After Geoff and Peggy stopped to remove a metre-long piece of tree, stuck up their rear bumper, we low-ranged it through some quite large bog holes and deep ruts only to come across a road closed sign. After practising some more three point turns, we traversed back past the ruins of Marthavale Hut and returned to Bald Hill Road where we encountered a large Kenworth prime mover towing two timber jinkers loaded with huge logs. Uwe got that close he said the driver had a gold filling and three studs in his left ear. Wisely we all pulled over and gave him clear passage.

We cruised past Kilgowers Lookout and turned left onto Jones Road, where we saw the remains of Seldom Seen Hut. Even less was seen, than would have been seen, if we had seen it, many years ago. We then splashed through the Wentworth River, drove along a wide cleared fire track, and stopped after crossing the Dargo River via Madigans Bridge. As we all had practised many three point turns and tossed coins for directions we were a little behind time, so before a search party was formed we decided to return to camp via Italian Flat before it got dark. Then onto Dargo where hot coffee and cold beers were the order of the day.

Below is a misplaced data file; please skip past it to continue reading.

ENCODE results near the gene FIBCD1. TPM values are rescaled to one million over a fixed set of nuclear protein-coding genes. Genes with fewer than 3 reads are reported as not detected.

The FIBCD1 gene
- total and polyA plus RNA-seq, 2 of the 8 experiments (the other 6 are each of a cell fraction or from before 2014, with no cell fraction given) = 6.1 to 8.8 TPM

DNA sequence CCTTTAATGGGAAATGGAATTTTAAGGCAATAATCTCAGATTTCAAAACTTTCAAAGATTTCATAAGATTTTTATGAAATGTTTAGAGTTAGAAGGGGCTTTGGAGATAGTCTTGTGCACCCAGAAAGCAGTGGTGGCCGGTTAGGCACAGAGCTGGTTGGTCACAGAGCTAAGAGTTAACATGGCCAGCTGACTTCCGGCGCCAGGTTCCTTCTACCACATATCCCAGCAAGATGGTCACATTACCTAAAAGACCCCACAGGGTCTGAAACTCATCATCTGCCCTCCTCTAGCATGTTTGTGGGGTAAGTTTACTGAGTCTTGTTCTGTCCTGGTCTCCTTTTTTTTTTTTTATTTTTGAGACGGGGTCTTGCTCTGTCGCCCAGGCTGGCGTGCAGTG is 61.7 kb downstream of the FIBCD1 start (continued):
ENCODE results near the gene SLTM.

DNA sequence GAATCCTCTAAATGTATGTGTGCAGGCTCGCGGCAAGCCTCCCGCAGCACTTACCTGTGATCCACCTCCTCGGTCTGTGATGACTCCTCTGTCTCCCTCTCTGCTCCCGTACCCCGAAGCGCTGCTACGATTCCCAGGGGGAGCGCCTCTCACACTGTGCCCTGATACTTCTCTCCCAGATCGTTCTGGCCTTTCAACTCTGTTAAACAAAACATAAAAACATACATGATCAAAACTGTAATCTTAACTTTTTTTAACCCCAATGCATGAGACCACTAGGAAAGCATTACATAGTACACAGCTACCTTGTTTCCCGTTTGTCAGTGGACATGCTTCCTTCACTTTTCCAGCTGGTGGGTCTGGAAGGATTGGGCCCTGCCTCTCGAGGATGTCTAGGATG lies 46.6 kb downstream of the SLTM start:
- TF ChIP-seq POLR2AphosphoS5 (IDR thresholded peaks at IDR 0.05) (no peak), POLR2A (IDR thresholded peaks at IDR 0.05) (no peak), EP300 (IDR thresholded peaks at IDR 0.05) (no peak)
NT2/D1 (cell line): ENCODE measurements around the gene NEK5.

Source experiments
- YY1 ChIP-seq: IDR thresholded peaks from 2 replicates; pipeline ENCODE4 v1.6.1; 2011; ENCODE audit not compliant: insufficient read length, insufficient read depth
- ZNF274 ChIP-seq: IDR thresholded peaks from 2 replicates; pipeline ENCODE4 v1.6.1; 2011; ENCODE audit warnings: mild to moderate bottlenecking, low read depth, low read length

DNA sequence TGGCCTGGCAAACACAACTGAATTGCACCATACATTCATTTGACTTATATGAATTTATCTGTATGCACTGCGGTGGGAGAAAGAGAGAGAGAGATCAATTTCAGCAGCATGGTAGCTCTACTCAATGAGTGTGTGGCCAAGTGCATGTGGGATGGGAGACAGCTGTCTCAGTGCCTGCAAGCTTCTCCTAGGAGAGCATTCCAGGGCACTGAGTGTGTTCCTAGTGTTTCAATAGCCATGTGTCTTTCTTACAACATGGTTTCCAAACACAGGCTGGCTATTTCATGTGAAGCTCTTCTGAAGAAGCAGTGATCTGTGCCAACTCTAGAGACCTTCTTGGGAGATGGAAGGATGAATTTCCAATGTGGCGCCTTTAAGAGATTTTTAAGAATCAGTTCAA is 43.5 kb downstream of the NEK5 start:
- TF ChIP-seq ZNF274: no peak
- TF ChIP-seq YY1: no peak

Daniel, Trish, J-P, Peggy, Geoff, TCs Judy and Murray and me Peter, would like to thank our fearless leader Uwe for a great day with lots of extreme driving, great views as well as  Interesting historical sights and conversations.

Words:  Peter; Pic:  J-P

 

Wednesday 29th November

Harrison's Cut Drive

Leader:  Uwe

Under a clear blue sky Uwe led ten vehicles out of the caravan park and headed up the Dargo High Plains Road until we veered right onto the gravel Upper Dargo Road. We continued along the Upper Dargo Road which ran adjacent to the Dargo River, passing numerous picturesque picnic and camping sites along the way - Italian Flats, Jimmy Iverson's campsite and Ollie's Jump Up to name a few.